‘Japandi’: Why Japanese-meets-Scandi design is taking over the internet

Written by Hannah Pham, CNN

The soothing refinement of Scandinavian interiors and the minimalist beauty of traditional Japanese decor make them two of the most important elements of modern home design. Now, there is a growing trend that combines the two: “Japan.”

Google searches for the term skyrocketed in the winter of 2020, as people around the world redecorated their homes amid Covid-19 lockdowns. Interest has steadily increased since then, according to data from Google Trends.

“I think a lot of people are looking for a way to relax,” said Laila Rietnergen, author of the new book “Japandi Living” in an email interview. “The beauty and comfort of Japanese style and materials that are more durable fit into these needs.”

A clay tea pot sits on a beautiful wooden table.

A clay tea pot sits on a beautiful wooden table. credit: Wij Zijn Kees

Zeitgeisty as expected, this combination began in the 1860s, says Rietnergen. He found aesthetic reasons in the Danish naval lieutenant William Carstensen, who visited Japan when the country opened up after two centuries of isolation. His book “Japan’s Capital and the Japanese” first prompted Danish designers to travel to Japan, where they saw that both cultures maintained simplicity and natural beauty, Rietnergen said.

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Fast forward to today, designers in this period rediscover the usual penchant for unique tones, natural materials and minimalist decorations.

Along with providing practical advice for readers, Rietnergen’s book features many pictures of immaculate Japanese-style houses. As comfortable as it is stylish, the living areas are decorated with simple paper lamps and inviting sofa beds handcrafted by Scandinavian designers.

A clean sheet of paper later fills a clean bookshelf.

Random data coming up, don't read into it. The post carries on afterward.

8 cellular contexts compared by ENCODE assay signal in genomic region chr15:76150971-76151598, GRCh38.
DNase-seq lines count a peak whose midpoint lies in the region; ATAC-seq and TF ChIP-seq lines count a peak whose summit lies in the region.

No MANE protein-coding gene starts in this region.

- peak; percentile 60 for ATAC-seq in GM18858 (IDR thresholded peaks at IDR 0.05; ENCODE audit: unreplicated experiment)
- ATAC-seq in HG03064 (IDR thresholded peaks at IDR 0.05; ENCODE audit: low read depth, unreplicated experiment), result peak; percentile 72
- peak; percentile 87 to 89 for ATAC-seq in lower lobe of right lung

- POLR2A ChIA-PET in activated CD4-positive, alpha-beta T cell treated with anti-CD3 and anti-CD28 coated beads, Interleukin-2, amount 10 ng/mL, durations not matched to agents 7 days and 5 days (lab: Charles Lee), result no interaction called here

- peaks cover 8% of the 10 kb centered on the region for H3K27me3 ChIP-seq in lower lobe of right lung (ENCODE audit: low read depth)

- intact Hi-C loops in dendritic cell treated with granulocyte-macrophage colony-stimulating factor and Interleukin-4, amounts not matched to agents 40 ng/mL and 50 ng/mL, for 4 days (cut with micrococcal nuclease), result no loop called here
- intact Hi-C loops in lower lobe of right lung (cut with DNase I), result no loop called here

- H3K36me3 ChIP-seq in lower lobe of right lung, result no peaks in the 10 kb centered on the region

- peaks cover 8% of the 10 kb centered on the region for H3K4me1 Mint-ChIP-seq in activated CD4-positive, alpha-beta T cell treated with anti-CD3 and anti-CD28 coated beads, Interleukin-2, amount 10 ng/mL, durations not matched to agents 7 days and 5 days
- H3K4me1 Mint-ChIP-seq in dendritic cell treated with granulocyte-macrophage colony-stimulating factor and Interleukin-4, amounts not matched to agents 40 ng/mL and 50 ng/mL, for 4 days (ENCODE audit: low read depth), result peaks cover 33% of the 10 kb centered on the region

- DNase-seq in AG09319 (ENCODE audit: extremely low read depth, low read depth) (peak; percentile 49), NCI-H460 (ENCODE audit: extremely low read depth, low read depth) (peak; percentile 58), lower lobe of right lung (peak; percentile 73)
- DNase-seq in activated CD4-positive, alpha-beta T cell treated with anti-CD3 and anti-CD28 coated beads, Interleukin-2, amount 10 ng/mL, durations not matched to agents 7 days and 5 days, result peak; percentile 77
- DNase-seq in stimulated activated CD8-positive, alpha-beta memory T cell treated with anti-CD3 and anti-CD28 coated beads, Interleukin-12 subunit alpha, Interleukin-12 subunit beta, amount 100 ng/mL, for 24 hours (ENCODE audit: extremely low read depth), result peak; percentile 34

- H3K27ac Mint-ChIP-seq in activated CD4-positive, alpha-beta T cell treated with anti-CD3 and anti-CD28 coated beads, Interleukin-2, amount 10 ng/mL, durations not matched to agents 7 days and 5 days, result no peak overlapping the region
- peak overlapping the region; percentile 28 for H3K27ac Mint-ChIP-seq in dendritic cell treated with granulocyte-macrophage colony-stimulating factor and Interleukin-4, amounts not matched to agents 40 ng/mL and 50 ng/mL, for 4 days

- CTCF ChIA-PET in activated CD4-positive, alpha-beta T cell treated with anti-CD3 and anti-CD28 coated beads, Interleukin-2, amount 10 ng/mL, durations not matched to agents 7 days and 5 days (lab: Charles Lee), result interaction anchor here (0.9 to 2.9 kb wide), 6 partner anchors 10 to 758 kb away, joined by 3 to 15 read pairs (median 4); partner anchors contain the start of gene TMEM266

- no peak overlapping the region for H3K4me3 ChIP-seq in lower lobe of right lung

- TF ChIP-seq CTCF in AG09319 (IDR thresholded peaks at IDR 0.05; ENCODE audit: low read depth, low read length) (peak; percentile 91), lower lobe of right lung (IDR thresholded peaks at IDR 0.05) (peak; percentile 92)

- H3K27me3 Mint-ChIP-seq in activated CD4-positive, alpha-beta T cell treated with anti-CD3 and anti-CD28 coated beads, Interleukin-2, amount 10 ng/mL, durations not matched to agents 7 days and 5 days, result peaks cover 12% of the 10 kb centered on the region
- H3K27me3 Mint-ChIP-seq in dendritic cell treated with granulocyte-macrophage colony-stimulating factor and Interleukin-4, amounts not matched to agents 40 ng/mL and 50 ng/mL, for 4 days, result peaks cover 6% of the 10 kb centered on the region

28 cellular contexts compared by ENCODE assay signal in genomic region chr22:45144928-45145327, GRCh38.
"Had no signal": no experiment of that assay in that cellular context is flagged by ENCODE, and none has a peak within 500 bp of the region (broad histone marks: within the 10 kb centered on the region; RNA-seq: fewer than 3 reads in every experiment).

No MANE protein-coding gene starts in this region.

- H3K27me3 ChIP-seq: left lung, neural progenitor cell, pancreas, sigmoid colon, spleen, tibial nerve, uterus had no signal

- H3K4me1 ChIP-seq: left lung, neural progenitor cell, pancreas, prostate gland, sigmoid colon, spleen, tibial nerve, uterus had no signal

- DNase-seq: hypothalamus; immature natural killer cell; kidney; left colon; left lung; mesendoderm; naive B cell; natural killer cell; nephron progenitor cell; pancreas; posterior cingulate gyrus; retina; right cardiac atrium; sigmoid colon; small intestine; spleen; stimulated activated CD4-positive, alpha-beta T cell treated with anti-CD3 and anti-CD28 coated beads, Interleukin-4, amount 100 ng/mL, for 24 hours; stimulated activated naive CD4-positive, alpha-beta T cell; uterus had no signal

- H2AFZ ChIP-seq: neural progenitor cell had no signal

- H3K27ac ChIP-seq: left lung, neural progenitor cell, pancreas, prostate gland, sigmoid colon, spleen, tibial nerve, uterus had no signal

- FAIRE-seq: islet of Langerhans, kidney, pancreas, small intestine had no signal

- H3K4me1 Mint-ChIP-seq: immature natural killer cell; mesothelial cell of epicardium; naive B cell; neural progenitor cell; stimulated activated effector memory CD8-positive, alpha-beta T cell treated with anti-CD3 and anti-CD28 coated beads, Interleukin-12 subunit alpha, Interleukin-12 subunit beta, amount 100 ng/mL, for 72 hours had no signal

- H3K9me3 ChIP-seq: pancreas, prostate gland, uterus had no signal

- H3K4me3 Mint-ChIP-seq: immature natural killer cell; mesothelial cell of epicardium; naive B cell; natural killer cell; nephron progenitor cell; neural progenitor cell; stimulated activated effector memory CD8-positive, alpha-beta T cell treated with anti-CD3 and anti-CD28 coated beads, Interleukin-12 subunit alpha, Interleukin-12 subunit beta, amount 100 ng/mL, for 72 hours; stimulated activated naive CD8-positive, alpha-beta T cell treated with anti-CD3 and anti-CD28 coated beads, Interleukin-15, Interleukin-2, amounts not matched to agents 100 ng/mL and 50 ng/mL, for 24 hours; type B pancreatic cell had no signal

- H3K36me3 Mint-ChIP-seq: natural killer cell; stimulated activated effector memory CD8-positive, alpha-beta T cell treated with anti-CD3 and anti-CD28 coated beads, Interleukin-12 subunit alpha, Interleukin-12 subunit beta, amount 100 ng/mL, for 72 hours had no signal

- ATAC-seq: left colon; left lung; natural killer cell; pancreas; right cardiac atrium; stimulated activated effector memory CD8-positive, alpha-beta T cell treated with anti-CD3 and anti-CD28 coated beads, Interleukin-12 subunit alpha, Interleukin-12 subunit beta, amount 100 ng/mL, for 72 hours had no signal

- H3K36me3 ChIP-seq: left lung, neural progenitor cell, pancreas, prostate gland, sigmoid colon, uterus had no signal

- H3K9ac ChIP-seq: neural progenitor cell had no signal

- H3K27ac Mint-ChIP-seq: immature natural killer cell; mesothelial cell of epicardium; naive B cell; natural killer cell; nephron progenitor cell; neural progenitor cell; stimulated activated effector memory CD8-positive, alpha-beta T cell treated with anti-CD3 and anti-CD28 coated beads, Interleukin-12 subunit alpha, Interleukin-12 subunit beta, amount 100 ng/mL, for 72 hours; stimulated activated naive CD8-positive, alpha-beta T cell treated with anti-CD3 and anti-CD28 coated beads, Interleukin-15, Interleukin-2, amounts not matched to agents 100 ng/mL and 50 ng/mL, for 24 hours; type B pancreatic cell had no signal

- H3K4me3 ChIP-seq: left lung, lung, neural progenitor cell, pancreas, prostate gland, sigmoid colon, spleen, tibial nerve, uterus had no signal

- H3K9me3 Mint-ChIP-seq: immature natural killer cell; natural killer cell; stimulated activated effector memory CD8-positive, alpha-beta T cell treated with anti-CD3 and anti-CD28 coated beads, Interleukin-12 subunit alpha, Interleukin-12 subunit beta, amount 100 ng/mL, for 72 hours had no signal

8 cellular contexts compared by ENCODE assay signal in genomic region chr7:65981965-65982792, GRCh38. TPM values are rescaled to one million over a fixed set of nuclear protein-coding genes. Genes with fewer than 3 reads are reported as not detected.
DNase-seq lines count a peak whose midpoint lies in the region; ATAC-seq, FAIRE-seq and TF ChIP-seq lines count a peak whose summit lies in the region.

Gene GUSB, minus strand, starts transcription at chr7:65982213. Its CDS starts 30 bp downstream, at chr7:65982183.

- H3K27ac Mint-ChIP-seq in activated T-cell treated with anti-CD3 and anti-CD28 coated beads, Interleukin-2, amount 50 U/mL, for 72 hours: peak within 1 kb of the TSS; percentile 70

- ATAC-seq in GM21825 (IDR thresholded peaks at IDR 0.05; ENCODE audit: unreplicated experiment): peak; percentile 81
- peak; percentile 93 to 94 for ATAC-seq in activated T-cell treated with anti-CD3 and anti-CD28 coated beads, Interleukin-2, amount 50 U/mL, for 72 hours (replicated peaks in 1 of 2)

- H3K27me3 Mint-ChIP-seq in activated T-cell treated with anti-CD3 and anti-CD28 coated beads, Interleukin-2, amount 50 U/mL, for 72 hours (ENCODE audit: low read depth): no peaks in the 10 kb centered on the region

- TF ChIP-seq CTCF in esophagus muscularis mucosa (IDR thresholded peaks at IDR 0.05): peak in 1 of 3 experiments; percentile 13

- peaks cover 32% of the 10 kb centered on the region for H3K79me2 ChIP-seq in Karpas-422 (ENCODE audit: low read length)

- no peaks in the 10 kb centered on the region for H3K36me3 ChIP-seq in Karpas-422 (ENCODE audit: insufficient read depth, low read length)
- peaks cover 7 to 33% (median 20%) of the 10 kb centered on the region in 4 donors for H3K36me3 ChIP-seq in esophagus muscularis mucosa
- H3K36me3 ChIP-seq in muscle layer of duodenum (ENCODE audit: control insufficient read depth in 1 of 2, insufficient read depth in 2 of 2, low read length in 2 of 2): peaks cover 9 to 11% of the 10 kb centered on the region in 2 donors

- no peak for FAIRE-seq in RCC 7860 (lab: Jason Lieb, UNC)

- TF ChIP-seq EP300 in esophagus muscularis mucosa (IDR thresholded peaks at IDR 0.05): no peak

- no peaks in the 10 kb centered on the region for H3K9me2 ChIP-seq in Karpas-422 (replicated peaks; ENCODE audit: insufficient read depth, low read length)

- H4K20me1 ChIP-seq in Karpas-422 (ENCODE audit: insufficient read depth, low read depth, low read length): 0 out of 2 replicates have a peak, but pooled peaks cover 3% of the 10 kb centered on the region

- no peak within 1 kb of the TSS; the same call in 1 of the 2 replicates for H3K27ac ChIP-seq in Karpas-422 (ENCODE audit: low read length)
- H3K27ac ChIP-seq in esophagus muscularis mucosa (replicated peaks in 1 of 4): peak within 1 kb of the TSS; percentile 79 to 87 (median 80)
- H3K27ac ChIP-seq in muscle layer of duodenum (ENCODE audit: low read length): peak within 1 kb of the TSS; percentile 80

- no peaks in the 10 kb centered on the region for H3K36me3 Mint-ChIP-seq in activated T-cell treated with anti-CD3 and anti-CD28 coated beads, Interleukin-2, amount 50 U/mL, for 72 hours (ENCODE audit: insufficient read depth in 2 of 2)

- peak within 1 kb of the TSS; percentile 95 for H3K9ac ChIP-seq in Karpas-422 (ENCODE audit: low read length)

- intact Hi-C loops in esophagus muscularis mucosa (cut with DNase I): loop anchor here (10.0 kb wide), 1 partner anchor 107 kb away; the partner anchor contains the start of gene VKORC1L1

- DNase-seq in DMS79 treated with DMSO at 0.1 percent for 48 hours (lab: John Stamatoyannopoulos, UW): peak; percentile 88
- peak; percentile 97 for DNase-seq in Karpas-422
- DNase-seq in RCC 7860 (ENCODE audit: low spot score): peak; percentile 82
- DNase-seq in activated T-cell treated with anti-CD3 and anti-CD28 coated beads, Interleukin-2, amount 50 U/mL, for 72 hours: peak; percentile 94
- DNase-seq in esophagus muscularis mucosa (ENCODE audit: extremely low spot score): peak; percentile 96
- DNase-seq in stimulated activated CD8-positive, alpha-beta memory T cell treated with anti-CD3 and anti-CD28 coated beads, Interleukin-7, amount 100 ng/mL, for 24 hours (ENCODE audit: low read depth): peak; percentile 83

A clean sheet of paper later fills a clean bookshelf. credit: Jonas Bjerre-Poulsen

In one, a beautiful kitchen is seen that showcases dark green cabinets that complement the dining room’s grain and pink tones. A plant adds a pop of green to the room. Rietnergen says that Scandinavian and Japanese design emphasize the importance of nature, not only through colors such as light reds, greens and soft whites, but also through the use of materials like linen and wood to build an atmosphere of peace.

Hygge and wabi-sabi

The key to Japandi’s design is creating something that’s decorated without being pretentious — in a place that’s beautiful but where you can “feel at home and relax,” says Rietnergen, owner The Instagram page @japandi.interior boasts about 450,000 followers.

Doing so involves two design principles: “hygge,” a Danish and Norwegian word that refers to the feeling of coziness and warmth, and “wabi-sabi,” the Japanese concept of acceptance of failures.

To achieve something, it is important to finish, says Rietnergen, referring to the Japanese cleaning expert Marie Kondo whose home organization methods became a global trend after the success of her Netflix show, ” Tidying Up with Marie Kondo.” Rietnergen, like Kondo, recommends treating cleaning as a chore and more of a celebration — and a time to think about whether you’re happy with the things around you.

Japandi style celebrates craftsmanship, whether it’s Isamu Noguchi’s light sculptures or Carl Hansen’s furniture, whose bone chairs sell for thousands of dollars. But Rietnergen emphasizes that the aesthetic can be achieved by those decorating a budget. After all, he says, it’s a faith-driven article that “less is more.”

Soft white tones are combined with wood.

Soft white tones are combined with wood. credit: Wij Zijn Kees

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Rather than buying mass-produced furniture that won’t last, Rietnergen recommends buying second-hand while keeping those unique pieces you’ll love for years. And, in any case, the beauty of Japandi design is that there is nothing important to follow, adds the author.

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“Everyone has a different definition of home and Japan,” he said. “It’s important to have the courage to make your own choices. Your home is not a showroom and should not be a copy of something you’ve seen. It’s important to mix personal things and things. ”

Found: Cocoon

Living in Japan: Japanese Tradition. Scandinavian design,” published by Lannoo, is available now.

Top Image: Interiors by MENU Space.



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